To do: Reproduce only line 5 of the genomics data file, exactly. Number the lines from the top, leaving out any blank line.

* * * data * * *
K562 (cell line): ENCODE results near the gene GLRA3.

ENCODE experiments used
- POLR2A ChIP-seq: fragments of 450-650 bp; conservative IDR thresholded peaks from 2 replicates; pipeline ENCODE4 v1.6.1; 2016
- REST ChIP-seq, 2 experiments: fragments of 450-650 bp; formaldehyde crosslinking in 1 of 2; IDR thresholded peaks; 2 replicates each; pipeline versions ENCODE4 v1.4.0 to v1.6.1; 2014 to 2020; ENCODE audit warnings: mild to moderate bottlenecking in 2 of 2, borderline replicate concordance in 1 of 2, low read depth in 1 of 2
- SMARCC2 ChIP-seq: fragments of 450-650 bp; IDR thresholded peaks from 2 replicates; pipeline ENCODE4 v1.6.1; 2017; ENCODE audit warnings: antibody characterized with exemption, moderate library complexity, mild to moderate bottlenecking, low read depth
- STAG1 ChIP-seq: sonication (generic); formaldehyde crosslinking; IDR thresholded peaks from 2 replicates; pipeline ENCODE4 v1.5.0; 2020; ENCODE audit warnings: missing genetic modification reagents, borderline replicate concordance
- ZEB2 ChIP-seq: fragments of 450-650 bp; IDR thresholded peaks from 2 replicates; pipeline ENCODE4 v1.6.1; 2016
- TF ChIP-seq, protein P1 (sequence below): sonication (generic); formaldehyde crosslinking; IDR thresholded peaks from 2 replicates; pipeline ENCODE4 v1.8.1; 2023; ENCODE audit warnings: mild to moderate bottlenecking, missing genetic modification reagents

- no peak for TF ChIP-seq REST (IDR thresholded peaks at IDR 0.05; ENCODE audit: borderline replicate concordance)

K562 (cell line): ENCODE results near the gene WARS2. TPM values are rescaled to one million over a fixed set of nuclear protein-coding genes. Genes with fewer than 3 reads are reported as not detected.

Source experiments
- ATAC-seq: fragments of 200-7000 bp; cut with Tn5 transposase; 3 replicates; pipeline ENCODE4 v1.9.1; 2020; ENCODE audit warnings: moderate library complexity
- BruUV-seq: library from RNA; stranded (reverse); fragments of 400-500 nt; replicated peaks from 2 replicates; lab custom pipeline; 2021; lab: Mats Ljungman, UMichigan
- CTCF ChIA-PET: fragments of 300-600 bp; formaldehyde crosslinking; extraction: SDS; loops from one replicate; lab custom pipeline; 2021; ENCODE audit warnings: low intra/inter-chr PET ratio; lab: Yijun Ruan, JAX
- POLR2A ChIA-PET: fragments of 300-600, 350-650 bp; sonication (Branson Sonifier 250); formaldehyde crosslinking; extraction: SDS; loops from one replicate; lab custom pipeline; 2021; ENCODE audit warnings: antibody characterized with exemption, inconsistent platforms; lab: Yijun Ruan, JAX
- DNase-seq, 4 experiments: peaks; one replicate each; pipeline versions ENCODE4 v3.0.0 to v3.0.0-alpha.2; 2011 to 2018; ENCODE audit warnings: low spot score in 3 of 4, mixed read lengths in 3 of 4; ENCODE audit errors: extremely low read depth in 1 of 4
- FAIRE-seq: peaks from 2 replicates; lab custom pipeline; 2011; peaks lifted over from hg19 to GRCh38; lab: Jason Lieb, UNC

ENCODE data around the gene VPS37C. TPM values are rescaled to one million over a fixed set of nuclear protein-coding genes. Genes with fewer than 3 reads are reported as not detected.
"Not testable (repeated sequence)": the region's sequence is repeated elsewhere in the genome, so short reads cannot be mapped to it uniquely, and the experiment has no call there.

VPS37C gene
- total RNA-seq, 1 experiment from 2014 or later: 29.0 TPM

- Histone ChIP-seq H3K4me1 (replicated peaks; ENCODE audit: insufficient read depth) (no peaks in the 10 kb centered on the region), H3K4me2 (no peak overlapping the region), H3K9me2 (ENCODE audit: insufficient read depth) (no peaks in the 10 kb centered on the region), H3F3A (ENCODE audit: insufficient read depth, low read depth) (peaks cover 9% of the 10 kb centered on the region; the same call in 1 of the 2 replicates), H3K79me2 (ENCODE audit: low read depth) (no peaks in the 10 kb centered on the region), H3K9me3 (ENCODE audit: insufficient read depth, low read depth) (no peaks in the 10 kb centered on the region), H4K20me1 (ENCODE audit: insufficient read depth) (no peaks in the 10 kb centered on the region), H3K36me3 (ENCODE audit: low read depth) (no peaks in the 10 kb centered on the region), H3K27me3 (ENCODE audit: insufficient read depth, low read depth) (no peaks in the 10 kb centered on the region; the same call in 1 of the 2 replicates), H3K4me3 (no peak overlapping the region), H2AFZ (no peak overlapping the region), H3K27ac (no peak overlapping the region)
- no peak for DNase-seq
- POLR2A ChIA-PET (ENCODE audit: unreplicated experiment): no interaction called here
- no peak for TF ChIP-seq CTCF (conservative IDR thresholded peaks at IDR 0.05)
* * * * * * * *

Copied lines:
- SMARCC2 ChIP-seq: fragments of 450-650 bp; IDR thresholded peaks from 2 replicates; pipeline ENCODE4 v1.6.1; 2017; ENCODE audit warnings: antibody characterized with exemption, moderate library complexity, mild to moderate bottlenecking, low read depth